### 统计代写|多元统计分析代写Multivariate Statistical Analysis代考|Continuous Time-Parametric Inference

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• Statistical Inference 统计推断
• Statistical Computing 统计计算
• (Generalized) Linear Models 广义线性模型
• Statistical Machine Learning 统计机器学习
• Longitudinal Data Analysis 纵向数据分析
• Foundations of Data Science 数据科学基础

## 统计代写|多元统计分析代写Multivariate Statistical Analysis代考|Proceed with Caution

The first jibe thrown at the Bayesian by the Frequentist is that his analysis is not “objective.” One retort is that of course it isn’t; the clue is in the phrase subjective probabilities. The argument is that there is no such thing as objectivity or that the data can speak for themselves. Inference from data is always channelled through an interpreter, different interpreters start with different background information, and this is bound to influence the inference. The Frequentist will then say that scientific statements should not depend on the opinions of the speaker, particularly the opinions of one of those dodgy Bayesians. He will add, more seriously, that the subjective approach is a vehicle for individual decision making, but it is not appropriate for objective scientific reporting.

A more practical criticism of the Bayesian approach is the difficulty of creating a prior distribution. When the data are extensive, we know that the posterior is mainly determined by the likelihood, the prior having little impact. However, particularly in multiparameter cases, an apparently harmless prior can hide unsuspected and undesirable features. Further, even if you want your input to be negligible compared with that of the data, there is no such thing as an uninformative prior, though time and again you will see this claimed in published work. The classic example is taking a uniform prior for a probability, say $\pi$, to express no preference for any one value over any other in the range $(0,1)$. Unfortunately, the unintended consequence is that this choice expresses preference for smaller values of $\pi^{2}$ over larger ones on $(0,1)$.

Let us now turn our fire on the Frequentist approach. A hypothesis test produces a p-value: if this is very small, doubt is thrown on the hypothesis. By doubt we must mean that, in the light of the data $D$, we view the hypothesis $H$ as being dubious, unlikely, and improbable. But the $\mathrm{p}$-value arises from $p(D \mid H)$, not $p(H \mid D)$, and for ” $H$ improbable” we need the second one. So, the p-value does not do the job that we might like it to do (but see DeGroot, 1973).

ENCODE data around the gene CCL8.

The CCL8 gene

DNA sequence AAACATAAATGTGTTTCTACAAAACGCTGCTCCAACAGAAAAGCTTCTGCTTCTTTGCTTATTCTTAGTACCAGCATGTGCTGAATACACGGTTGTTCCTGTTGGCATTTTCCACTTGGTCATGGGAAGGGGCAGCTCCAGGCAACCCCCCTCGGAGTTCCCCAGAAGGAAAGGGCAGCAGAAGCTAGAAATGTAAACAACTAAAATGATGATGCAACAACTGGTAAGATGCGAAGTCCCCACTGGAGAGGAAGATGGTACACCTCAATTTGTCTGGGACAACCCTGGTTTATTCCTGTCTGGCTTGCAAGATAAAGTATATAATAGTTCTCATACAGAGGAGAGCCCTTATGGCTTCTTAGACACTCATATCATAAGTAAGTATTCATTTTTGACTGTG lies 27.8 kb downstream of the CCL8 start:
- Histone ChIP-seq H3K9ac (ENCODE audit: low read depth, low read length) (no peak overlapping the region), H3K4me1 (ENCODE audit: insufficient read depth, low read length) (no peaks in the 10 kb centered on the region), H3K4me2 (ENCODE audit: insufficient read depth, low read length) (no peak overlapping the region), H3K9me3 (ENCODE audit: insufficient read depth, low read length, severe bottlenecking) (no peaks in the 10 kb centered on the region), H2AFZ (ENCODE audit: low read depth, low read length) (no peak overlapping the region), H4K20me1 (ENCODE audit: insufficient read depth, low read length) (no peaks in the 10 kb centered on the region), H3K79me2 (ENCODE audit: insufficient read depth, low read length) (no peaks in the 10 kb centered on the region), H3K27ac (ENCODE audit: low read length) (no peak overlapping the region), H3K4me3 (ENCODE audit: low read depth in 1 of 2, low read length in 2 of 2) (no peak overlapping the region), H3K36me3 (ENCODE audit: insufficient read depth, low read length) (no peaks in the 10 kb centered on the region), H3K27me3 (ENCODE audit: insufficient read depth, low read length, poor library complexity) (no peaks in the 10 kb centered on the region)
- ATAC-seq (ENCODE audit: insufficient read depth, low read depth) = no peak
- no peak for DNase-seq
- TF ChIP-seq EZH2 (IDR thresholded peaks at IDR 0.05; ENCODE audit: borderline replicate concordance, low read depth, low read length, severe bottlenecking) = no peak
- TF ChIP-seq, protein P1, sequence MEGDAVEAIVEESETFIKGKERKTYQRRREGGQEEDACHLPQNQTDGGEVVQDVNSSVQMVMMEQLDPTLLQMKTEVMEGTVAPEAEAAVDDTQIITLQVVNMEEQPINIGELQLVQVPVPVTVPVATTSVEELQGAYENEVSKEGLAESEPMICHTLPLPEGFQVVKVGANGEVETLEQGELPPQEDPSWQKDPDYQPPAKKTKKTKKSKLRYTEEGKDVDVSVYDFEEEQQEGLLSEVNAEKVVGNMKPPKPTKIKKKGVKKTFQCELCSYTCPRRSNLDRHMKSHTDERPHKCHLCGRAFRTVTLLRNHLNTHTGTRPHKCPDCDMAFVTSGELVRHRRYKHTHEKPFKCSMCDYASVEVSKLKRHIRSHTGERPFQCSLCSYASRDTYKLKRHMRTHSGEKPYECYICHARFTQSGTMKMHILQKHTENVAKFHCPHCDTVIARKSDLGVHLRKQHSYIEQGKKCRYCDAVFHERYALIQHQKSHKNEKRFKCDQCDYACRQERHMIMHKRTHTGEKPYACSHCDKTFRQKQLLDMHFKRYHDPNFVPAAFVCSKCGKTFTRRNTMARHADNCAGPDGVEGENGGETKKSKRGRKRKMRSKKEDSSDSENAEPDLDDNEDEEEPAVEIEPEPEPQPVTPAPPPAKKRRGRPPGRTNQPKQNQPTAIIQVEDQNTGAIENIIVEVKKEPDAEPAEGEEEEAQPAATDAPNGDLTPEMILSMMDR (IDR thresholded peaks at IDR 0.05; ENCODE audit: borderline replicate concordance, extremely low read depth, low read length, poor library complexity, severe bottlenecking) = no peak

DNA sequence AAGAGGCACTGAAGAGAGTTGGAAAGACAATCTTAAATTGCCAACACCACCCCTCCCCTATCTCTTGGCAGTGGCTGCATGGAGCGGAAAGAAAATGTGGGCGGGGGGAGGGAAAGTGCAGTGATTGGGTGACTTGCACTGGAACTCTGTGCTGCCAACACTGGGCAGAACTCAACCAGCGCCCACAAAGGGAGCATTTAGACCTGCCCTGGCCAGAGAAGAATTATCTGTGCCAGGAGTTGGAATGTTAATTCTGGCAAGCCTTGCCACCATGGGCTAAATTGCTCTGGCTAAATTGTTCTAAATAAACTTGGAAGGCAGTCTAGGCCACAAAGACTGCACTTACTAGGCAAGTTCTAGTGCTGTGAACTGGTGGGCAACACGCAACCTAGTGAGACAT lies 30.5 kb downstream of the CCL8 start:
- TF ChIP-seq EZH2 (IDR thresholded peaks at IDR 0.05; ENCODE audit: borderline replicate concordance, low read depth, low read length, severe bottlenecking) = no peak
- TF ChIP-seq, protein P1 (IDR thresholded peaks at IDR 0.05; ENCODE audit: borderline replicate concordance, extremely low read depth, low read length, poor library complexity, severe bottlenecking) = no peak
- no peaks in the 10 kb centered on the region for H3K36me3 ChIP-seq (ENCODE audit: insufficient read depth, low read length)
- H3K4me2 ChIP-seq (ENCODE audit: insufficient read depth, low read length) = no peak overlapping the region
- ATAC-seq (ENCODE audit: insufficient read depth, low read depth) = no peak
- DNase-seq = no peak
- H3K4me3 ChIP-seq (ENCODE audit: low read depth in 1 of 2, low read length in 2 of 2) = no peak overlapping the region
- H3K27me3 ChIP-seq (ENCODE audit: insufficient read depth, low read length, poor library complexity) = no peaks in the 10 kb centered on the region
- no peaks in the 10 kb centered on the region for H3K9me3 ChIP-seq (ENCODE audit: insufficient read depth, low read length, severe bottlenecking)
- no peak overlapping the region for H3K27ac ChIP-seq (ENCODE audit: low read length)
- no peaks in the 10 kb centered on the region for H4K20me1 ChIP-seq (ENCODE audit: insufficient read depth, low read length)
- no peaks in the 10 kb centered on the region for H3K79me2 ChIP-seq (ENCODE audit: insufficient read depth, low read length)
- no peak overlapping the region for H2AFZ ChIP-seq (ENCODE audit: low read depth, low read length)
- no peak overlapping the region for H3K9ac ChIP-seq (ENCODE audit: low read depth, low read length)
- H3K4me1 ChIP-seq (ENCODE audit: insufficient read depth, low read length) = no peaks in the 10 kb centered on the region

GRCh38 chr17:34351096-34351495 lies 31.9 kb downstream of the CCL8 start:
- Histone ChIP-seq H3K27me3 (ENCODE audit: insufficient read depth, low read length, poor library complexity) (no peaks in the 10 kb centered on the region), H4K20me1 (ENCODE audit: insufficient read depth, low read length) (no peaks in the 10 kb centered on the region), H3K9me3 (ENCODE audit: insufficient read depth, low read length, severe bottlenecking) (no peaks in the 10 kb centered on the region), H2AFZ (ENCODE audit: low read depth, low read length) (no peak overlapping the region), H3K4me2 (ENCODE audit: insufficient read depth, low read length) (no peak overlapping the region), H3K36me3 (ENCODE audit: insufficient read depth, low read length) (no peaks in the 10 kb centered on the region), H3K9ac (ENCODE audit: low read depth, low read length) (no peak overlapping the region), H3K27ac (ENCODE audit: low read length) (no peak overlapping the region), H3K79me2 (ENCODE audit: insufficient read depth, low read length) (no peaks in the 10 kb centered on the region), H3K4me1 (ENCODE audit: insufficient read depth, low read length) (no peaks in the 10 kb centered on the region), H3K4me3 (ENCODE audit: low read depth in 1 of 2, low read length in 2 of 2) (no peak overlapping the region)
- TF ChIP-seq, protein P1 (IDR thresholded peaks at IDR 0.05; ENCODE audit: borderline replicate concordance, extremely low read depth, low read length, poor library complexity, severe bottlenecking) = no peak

Confidence intervals are open to similar criticism. They do not give probabilities: the carefully calculated interval $(0.19,0.31)$, for example, either spans $\theta$ or does not, which could have been said without getting out of bed. The argument that this interval has been randomly selected from a population of such intervals, $95 \%$ of which do $\operatorname{span} \theta$, sounds like a cunning attempt to persuade the listener that this one spans $\theta$ with probability $0.95$. But the latter statement is invalid to the Frequentist because it confers a probability on the parameter. If you want probabilities out (posterior), you have to put probabilities in (prior).

So, what do I think, you ask? Or maybe you don’t, but I will tell you anyway. Well, I cannot really say, even though this fence has rather sharp spikes. On this, I am not able to be dogmatic-I can see both sides of the argument. The Bayesian approach has some attractive features: it is logically consistent; nuisance parameters are not a nuisance, you just integrate them out; you do not have to rely on sometimes-dubious asymptotic approximations, as you do with the Frequentist approach; the computational problems, which inhibited

the application of the Bayesian approach in years gone by, are now mainly solved. On the other hand, the assignment of appropriate priors is tricky, and the Frequentist stand against subjectivism in scientific inference is eminently reasonable.

In putting this book together, as an outgrowth of Classical Competing Risks, much new material needed to be introduced. Some of the former things had to go, and one of them was the use of McMC to produce Bayesian posteriors in some of the applications. Nevertheless, all the methodology is still based on likelihood functions, which lies from the Bayesian approach but a short step or a long stretch, depending on your point of view. Also, currently the major $R$ package, survival, is mainly Frequentist, and I did feel the need to base things around it and other freely available $\mathrm{R}$ programs.

## 统计代写|多元统计分析代写Multivariate Statistical Analysis代考|Random Samples

We have a sample $\left(t_{1}, \ldots, t_{n}\right)$ of observed lifetimes. Strictly speaking, no two observed values should be equal when they arise from a continuous distribution. In practice, though, rounding will often produce such ties.

The likelihood contributions are $f\left(t_{i} ; \theta\right)$ for an observed failure time $t_{i}$ and $F\left(t_{i} ; \theta\right)$ for one right-censored at $t_{i}$. The latter give information from events that have not yet occurred. It is sometimes not appreciated that such non-events, like unobserved failures, can provide useful information. Sheerluck Holmes was well aware of this: he gained a vital clue from the “curious incident” that the dog did not bark in Silver Blaze (Doyle, 1950). The overall likelihood function is